Dutch module maker Energyra files for insolvency

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PV panel producer Energyra has begun insolvency proceedings at a court in the Netherlands, where it is headquartered and where it operates a 100 MW manufacturing facility. In a statement to pv magazine, the company said the insolvency proceedings were mainly due to a shortage of working capital and a delay in the delivery of key production equipment.

“If we only had a bit more time, it would have been running, full swing. The delay in getting the production line delivered and up and running caused a working capital deficit over the last months and the inability to invest in raw materials and continuation of the certification,” said CMO Daniël Kuijk. “At this moment we are investigating a controlled restart, under guidance of our insolvency administrator, Bas Coelingh Bennink of Visie Lawyers.”

Kuijk further explained that the goal of stakeholders is to keep the complete automated production line intact and on location, rather than selling separate assets to the market.

“The factory is ready for the start, staff trained and the first customers waiting for field installation of the first products,” he said, adding that only some minor technical steps now have to be taken to begin production. “The market for high quality, EU products is quite good at the moment, including the interest of parties in our abilities to produce glass-glass and IBC-modules somewhat later in our ramp-up plan. Even last week we had a successful exhibition at Solar Solutions together with distributor Rexel, where we met great enthusiasm at installers, governmental parties and solar professionals.”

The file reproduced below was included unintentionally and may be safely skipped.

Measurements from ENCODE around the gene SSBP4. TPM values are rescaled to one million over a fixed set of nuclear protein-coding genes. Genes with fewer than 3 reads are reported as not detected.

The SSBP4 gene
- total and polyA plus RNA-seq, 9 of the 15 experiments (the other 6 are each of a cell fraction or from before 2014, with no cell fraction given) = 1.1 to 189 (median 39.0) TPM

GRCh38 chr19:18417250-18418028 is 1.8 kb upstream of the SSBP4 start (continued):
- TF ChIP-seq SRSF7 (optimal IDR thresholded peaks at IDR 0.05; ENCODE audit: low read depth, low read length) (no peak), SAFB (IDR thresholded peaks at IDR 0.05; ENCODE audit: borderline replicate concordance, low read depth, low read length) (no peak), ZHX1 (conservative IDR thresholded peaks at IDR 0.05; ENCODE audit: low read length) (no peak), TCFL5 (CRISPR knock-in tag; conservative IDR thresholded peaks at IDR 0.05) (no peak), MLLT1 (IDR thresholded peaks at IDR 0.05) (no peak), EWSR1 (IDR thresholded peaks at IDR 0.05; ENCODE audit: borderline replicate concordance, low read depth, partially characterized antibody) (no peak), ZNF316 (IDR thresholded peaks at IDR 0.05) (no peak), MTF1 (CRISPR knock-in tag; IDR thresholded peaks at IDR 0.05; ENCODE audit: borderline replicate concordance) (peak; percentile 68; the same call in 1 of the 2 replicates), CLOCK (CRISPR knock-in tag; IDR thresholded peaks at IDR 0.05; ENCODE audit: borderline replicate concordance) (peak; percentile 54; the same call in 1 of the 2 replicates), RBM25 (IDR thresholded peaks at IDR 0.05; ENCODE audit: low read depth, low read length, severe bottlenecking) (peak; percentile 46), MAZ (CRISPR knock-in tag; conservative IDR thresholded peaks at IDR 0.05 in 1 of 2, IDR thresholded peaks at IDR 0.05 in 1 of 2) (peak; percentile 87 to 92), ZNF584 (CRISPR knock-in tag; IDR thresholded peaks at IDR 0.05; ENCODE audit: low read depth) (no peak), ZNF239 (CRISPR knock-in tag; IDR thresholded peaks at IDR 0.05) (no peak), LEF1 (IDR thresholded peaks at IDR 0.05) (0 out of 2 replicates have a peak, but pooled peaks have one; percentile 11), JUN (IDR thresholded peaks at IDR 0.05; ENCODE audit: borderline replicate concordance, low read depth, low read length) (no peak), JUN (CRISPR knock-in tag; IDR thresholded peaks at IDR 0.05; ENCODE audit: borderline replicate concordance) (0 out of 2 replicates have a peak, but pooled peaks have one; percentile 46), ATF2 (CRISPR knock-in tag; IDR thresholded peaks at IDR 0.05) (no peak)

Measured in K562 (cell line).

Energyra is producing modules based on a Metal Wrap Through (MWT) cell technology provided by Dutch research institute ECN and with automated equipment supplied by Italy’s Formula E. Its factory is located in Zaanstad, near Amsterdam. Construction began in April.

The factory had secured financial backing from the regional government of North Holland, which, alongside contributions from other investors, amounted to a €15 million aggregate initial investment.